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I have some pretty vivid memories about listening to KOMA out of Oklahoma City. Our daytime hours were taken up with school--during the school year, and work during the summer. But the evenings meant freedom, especially the weekends. We would "drag" main and listen to KOMA--our eye on the world of rock and roll. Here are some of the emails I've received from classmates. I have also added a link to the KOMA web site at the bottom of this page, and you can find a history of the radio station there.


A few lines . . .

KOMA was a dying C&W station that was purchased because it had a 50KW transmitter, the most powerful the FCC would allow.

I remember the contests they used to stage like the one where the DJ broadcast from a store window down town until he fell asleep. They offered prizes to the person who guessed the number of hours most accurately.

They also had a letter-writing campaign to the FCC because someone discovered that the 1510 kHz was actually above the legal limit of 1450 kHz that had been set for AM broadcasting way back in the 1930s. The station urged all the listeners to write the FCC in Washington to change the law and legalize their broadcasting. (There was the undertone that if the law weren't changed the station would be shut down but that changed after a couple of weeks and wasn't part of the pitch any more.)

I don't remember anything more specific but will provide it if I have any flashes
of past brilliance.

Dick Stewart


KOMA is still the same station as it was when we listened to it. the DJ that was there for us is now owner and talks about the 60s when he was just a DJ. Neat guy!!!

Carolyn Bruton Welch


Of course, KOMA was the only radio station that came in late at night, except of course the one from Del Rio, Texas. And that was REALLY late at night. After KDTA went off in the eveining, if you wanted to listen to the radio, you always dialed up KOMA!

Ramona Messano Tranchina


I will have to edit my thoughts though, as I was usually trying to find a place to park. Great station, It's still going and playing Oldies in OKC. 1520 Am back then, but it had to be after 9-10 Pm on Ford radios, and after about 11-12 Mid on Chevys. So I remember. Does anyone remember me spinning wax on KDTA, 1400 on your radio row, I think it was summer 61.? Hope not. Carolyn, does. maybe? See ya later Lew Fraser Oh, by the way, Wolfman Jack/ Great! Not Jack(large)Hawkins. The origional
Wolfman.

Lew Fraser


It seems that trying to recall what I was listening to 40 years ago is not as easy as it would seem. I have hesitated to add to your web page because what I think I remember may not actually be what happened at all. In any case, Maury, here goes and maybe we can all agree to contribute, be it truth or "imagination". Your Web Site is beautiful and thanks for all the effort you have put in to it. "Webmaster" don't delete the praise when you add this to the Web Page.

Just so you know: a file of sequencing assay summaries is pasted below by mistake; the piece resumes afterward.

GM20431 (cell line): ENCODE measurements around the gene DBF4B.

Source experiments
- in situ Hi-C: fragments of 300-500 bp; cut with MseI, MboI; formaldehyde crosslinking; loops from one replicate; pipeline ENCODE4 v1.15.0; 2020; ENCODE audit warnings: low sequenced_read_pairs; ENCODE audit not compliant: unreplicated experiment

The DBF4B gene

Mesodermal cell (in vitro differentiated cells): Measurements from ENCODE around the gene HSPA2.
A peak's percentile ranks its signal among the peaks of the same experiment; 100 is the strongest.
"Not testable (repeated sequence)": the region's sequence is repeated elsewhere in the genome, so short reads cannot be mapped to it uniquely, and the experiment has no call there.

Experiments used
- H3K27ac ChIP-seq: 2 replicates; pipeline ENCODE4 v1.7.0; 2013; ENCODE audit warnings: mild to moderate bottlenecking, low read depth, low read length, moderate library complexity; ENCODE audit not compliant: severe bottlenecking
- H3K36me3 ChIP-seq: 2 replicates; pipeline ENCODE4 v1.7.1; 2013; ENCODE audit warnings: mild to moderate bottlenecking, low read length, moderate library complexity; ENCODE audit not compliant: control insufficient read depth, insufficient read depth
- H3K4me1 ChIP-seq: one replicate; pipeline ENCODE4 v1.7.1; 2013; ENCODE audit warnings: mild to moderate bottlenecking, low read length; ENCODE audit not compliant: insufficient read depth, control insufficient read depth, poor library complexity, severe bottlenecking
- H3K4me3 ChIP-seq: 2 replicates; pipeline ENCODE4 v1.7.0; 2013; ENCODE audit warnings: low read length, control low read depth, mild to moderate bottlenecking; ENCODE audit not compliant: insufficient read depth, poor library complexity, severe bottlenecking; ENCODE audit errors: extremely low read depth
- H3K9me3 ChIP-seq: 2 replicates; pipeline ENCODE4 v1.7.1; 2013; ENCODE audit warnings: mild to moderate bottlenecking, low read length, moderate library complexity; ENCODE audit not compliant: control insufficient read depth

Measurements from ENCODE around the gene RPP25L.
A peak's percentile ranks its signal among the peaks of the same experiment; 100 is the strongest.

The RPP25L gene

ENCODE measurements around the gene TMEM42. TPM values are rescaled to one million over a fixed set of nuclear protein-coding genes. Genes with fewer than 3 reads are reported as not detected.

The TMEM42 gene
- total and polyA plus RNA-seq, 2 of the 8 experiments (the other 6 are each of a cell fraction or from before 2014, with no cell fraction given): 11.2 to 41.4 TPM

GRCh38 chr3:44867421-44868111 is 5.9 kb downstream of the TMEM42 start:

I even picked up KOMA one night hoping that would help. They are now playing Popular songs from our era. I remember listening to KOMA and I remember country music and fun announcers. I have never particularly cared for county music, so maybe that is as good of reason as any for my lack of memory. I do remember "Petey" (Melba Jeanne) liked it and I am sure we listened to it when we were dragging main and running around. I can only think of 3 songs--"A White Sport Coat", "Wolverton Mountain", and "On the Wings of a Snow White Dove". How is that for a selection?

I also remember Elvis and the Beatles on the Ed Sullivan Show. I also loved the Kingston Trio and the Everly Brothers. I listened to a radio station all last summer that played popular music from that era and really enjoyed it---Every day I was pleasantly surprised by the different songs they played.

I also remember my babysitter, Olivia Garcia, had been to California and heard Elvis. I remember late at night, Olivia trying to tune in any station that played his music. We finally found one but you could hardly hear it--that was the first time I heard Elvis.

I want to urge everyone to jump in and send something in--it isn't bad when you make up your mind to do it and it is so fun to read what others have sent in. More later.

Sharon Huff Wilson


KOMA was great, I think every teenager in town was tuned to it. It seemed sometimes like the only link to the outside world. I kept my radio tuned to it all night.

Kay Stevens Suckow


I remember riding all over that valley, listening to KOMA, as to names of songs I cannot recall, KOMA was in the back ground all the time it was a comfort, like a friend we took every where we went.

Carol Buckallew



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